Maeve Duggan, research director at the MassINC Polling Group, said the finding was “somewhat of a surprise considering how much time and effort and thought went into setting up these hybrid models over the summer, and the idea that getting kids at least some amount of in-person time was beneficial.” She said the findings suggest that as “in a classic compromise, everybody ends up unhappy.”
Kimberly Freitas, a poll respondent whose 9th grade son is following a hybrid model at Tewksbury High School, said it’s been a very trying year. Her son has in-person classes two days a week, for four hours. But she said various coronavirus safety protocols chew up one hour and another ends up lost as teachers struggle to teach students in-person and those logged on remotely.
Freitas said her son has struggled with depression from the isolation of having nearly all his school time spent in his bedroom on a laptop. His academic performance has also fallen dramatically, she said, as he’s gone from honor roll student with an A average to drawing Cs this year.
“They used to say restrict your children’s access to a computer to two to three hours a day. Now they’re keeping him on there for eight or nine hours a day,” she said. “I think the teachers are doing the best they possibly can. It’s got to be impossible for them.”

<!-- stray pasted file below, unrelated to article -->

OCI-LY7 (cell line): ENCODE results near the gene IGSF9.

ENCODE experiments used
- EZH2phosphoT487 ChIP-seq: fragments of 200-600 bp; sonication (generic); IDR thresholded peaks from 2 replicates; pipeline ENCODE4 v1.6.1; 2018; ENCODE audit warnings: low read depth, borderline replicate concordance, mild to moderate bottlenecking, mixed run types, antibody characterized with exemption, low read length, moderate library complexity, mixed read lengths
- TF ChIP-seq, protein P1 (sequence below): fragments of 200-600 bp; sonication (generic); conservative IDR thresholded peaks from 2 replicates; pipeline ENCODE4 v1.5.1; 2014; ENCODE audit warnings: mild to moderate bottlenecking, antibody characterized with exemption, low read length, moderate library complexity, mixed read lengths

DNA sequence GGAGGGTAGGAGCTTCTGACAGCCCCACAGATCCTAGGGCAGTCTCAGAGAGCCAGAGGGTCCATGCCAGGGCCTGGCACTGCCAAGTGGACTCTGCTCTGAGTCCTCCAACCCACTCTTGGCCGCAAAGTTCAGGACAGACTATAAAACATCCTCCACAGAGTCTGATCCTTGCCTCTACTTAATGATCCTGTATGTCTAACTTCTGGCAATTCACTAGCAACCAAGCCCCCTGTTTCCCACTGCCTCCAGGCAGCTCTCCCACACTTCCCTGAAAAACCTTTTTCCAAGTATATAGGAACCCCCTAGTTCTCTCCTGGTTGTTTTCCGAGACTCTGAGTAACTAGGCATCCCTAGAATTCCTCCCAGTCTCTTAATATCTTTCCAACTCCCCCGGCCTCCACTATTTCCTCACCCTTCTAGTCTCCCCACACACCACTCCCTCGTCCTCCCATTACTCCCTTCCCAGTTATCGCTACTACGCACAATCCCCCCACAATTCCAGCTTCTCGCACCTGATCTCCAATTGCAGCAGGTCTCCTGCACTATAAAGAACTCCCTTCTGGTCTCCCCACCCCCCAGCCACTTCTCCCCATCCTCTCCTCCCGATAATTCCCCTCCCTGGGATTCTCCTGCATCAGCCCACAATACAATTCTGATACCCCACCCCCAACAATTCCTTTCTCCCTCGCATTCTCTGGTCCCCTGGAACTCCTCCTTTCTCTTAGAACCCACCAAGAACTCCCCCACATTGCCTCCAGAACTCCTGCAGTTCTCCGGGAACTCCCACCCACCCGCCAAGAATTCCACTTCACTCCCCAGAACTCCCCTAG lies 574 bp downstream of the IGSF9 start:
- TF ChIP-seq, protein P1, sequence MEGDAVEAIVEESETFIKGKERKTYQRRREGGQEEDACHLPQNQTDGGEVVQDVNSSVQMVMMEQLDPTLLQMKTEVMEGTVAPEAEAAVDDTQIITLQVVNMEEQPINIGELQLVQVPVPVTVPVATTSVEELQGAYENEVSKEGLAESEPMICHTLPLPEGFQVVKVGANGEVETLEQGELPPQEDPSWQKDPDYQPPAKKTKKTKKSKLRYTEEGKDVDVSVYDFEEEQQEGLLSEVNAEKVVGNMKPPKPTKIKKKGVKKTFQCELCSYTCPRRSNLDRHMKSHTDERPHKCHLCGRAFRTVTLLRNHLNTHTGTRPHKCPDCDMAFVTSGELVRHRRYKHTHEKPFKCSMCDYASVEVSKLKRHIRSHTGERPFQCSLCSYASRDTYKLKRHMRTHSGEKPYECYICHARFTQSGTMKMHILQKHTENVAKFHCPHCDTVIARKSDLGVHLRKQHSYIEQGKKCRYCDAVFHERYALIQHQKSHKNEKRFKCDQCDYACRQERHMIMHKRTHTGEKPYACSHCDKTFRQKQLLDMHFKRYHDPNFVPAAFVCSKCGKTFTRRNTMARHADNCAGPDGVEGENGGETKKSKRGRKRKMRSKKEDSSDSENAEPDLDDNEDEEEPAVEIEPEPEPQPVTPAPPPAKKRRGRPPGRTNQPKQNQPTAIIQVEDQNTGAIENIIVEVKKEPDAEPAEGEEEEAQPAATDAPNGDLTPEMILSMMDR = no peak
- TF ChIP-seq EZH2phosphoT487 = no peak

Overall, 57 percent of public school parents said they feel their school is doing all it can. The figure was similar for Catholic school parents (58 percent), while it was higher for private schools (69 percent) and lower for charter school parents (50 percent). Parents gave higher marks to their child’s teachers than they did to the school or district.
The Cambridge schools are fully remote for all students above third grade, though Foster said her son in 5th grade goes into his school for an hour each week to receive special education services.
“Our mental health is starting to slide,” Foster said of the pandemic’s impact on her and her sons. “I feel like the school district is probably doing about as good as they can. But the best they can do isn’t what we need. We need normalcy.”
When asked what factors they considered important in weighing school options for this year, 50 percent of all parents cited health and safety, followed by 38 percent who said academic/learning opportunities.
That may help explain why 58 percent of remote-learning parents made that choice despite having hybrid or in-person options available in their district.
Tracy Novick, a member of the Worcester School Committee, said those opting for hybrid learning may have had unrealistic expectations. “If you chose hybrid, my guess is you really value and think highly of that in-school experience, considering what you thought it was going to be and where on the scale of normal it was,” she said. “I can see that leading to a lot of disappointment.”